Feng Shui Design Principles
Feng Shui is the ancient Chinese method of achieving harmony through the arrangement of items and space. The objective of Feng Shui is to enhance the chi in your personal space through color, light, touch, smell, taste, living things, pictures/art, and movement. Feng Shui is literally translated as “wind water” and has been practiced for more than 3,000 years.
Feng Shui design is not limited to the enjoyment of those living in a home. Home owners can also follow Feng Shui design ideas for home staging and well-being when selling.
The practice of Feng Shui interior design begins by writing out your current status and future goals for nine defined areas of life – wealth/abundance, health, family, children, knowledge, travel, fame, career, and personal relationships. The nine life areas are situated on a pakua grid. The location of each area is based on the eight compass directions and the center point.
Fire, Earth, Metal, Water and Wood are the Five Elements utilized in Feng Shui. Each element has a color, direction and number associated with it.
Each of the five elements is represented by furniture and decor within the home. In order to design a Feng Shui home, strength of the element is increased when the natural element is used rather than a representation or color.
Wood is represented by plants and wood, the color green, and the numbers 3 and 4. Decorative plants, floral arrangements, furniture and books serve as a wood element,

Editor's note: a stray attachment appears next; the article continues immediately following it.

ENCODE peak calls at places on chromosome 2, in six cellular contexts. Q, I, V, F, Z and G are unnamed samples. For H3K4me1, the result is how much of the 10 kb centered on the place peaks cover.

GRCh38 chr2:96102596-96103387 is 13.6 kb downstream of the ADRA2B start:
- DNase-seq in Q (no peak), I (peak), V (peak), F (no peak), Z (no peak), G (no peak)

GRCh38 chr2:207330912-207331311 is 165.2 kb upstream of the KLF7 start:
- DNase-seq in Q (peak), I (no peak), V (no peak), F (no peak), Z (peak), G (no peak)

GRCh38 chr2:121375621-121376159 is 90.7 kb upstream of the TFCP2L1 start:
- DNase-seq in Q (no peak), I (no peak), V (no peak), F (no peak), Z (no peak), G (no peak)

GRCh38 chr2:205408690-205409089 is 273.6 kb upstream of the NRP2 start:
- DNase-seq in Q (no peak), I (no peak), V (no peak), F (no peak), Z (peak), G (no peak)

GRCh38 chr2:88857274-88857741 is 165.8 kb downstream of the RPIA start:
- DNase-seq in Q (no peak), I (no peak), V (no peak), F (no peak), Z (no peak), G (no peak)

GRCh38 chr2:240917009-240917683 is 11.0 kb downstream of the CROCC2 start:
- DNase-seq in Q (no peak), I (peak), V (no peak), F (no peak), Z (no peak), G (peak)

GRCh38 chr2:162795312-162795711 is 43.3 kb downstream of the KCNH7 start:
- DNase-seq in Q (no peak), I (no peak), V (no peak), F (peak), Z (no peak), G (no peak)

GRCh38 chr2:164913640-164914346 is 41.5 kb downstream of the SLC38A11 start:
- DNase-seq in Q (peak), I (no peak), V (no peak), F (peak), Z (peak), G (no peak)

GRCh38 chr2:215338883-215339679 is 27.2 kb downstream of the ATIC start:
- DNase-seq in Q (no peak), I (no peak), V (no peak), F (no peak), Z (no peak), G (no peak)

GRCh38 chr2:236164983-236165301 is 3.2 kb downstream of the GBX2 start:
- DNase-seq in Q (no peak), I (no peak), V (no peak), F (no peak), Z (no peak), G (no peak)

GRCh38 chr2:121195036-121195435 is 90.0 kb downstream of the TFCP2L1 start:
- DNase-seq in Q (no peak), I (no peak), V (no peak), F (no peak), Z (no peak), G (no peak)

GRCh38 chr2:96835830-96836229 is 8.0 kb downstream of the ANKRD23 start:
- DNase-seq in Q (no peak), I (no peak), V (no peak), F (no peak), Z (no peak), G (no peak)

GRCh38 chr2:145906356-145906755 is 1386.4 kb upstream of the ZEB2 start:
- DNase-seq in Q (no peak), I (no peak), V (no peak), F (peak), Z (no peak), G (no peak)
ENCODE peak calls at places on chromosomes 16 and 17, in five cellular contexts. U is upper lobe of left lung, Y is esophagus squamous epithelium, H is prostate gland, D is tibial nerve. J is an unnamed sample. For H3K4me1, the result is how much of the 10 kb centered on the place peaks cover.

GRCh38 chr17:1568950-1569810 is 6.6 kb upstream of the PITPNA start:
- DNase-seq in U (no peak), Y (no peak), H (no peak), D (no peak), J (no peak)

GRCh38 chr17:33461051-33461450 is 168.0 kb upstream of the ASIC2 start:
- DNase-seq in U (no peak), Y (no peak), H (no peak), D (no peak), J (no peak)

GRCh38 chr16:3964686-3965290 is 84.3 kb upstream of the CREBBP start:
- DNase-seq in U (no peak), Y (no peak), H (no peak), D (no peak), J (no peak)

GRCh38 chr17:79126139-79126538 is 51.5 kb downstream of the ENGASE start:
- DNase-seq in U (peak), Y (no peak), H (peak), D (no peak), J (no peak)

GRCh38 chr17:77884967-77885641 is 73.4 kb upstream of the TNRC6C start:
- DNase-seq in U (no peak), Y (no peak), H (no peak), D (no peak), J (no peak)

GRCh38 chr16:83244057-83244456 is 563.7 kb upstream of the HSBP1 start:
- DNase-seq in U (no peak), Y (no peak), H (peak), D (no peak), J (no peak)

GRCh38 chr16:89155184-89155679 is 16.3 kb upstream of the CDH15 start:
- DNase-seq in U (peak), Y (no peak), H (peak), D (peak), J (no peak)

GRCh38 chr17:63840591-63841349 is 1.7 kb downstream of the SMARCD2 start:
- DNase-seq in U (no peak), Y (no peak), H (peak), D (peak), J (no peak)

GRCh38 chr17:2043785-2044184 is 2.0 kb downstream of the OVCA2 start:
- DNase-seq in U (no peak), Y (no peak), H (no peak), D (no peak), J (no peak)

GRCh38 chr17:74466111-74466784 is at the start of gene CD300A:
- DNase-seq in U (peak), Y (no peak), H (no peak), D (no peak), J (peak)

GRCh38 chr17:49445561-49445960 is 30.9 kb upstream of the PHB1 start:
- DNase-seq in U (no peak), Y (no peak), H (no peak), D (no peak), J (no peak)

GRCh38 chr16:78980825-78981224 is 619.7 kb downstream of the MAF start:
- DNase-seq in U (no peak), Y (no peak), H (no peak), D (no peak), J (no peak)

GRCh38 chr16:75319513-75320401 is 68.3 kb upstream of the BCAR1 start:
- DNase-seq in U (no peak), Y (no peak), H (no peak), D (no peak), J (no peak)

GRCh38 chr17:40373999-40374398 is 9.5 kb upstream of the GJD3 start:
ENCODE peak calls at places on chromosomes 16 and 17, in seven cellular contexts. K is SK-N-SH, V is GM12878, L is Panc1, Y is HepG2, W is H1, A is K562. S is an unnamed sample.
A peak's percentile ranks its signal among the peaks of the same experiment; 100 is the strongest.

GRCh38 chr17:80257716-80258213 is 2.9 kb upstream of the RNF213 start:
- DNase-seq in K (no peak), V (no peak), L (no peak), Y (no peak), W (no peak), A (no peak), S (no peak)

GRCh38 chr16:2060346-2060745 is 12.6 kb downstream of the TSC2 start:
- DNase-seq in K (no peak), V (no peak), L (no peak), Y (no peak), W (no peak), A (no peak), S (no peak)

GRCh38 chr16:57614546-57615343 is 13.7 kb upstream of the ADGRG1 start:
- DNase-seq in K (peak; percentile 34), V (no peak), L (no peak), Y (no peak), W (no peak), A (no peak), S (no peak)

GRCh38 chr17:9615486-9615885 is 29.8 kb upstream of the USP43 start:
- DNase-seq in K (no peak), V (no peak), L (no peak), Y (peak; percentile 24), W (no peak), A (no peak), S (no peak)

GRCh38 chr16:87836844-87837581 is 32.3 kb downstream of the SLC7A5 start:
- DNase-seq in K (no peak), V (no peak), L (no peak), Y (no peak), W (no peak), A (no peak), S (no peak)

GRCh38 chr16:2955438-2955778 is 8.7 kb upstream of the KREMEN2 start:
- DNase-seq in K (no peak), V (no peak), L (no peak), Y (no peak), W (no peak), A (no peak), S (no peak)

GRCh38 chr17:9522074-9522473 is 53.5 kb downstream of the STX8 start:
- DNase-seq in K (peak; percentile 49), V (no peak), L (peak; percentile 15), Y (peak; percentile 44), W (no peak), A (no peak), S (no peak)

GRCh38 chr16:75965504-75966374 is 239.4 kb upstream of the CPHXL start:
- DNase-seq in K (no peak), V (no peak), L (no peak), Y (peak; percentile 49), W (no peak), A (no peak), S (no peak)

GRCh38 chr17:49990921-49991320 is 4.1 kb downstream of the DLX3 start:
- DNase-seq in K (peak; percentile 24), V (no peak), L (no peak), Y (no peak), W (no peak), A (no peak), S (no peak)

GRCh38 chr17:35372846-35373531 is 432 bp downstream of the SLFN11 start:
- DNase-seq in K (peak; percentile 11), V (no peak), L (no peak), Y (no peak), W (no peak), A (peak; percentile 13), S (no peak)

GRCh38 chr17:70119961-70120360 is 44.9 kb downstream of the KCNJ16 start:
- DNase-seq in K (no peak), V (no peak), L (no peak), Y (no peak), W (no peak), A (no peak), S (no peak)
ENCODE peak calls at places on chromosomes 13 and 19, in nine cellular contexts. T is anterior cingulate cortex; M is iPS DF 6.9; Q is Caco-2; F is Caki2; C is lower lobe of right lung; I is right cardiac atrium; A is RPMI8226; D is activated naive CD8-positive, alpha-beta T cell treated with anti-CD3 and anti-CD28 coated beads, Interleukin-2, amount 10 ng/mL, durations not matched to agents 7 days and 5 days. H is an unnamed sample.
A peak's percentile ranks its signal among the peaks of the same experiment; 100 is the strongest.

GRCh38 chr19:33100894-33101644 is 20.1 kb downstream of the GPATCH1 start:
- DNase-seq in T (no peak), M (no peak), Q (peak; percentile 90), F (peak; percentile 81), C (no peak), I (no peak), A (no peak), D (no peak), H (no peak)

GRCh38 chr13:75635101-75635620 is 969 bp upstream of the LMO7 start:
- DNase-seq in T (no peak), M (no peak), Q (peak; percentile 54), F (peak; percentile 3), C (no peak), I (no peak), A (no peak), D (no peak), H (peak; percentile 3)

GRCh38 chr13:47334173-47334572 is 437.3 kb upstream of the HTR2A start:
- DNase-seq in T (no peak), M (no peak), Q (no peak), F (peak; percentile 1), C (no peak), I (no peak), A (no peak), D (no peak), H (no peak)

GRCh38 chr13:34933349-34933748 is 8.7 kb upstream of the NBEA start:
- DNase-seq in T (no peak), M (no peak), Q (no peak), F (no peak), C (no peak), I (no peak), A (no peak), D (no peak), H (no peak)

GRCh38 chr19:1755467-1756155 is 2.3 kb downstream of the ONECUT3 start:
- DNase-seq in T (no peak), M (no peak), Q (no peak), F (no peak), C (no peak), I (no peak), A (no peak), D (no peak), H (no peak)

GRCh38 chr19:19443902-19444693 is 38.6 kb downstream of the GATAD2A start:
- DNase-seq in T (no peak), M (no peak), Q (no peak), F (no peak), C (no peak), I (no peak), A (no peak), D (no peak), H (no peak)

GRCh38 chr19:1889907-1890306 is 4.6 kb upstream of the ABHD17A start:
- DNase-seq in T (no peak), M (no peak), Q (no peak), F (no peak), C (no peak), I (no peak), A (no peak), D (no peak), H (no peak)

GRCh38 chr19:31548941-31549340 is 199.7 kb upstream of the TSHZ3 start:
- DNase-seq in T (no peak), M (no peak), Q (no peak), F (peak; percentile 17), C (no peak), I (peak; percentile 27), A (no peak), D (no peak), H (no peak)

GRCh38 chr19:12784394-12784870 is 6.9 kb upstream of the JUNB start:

Fire is represented by light and flame, the colors red and purple, and the number 9. Candles, fireplaces, stoves and lamps serve as a fire element.
Earth is represented by rock and earth, the colors brown, yellow and beige, and the numbers 2, 5 and 8. A terracotta pot, a clay statue and stone tiles serve as an earth element.
Metal is represented by metal and reflective surfaces, the colors gray, white, gold and silver, and the numbers 6 and 7. Iron railings, mirrors and white rugs serve as a metal element.
Water is represented by water, the colors blue and black, and the number 1. A fountain, an aquarium and a painting of the sea serve as a water element.
These elements increase and decrease each others energies. In the productive cycle – water feeds wood, wood feeds fire creating earth, earth creates metal and metal holds water. In the destructive cycle – water douses fire, fire melts metal, metal cuts wood, wood covers earth and earth muddies water.
Placing these elements correctly creates balance and harmony and increases chi. Balance can be determined by creating a scaled outline of your home or office floor plan. Then, using colored markers, pencils or crayons, go to each room and place a mark of the appropriate color on the scaled drawing for corresponding item in the room – for example a potted tree may get four green marks while a painting of a tree may get only one, or red couch may get four red marks while a red pillow may get only one. If an area is unbalanced, bring in the missing element, remove excess elements, or bring in an element that will feed or lessen an out of balance element.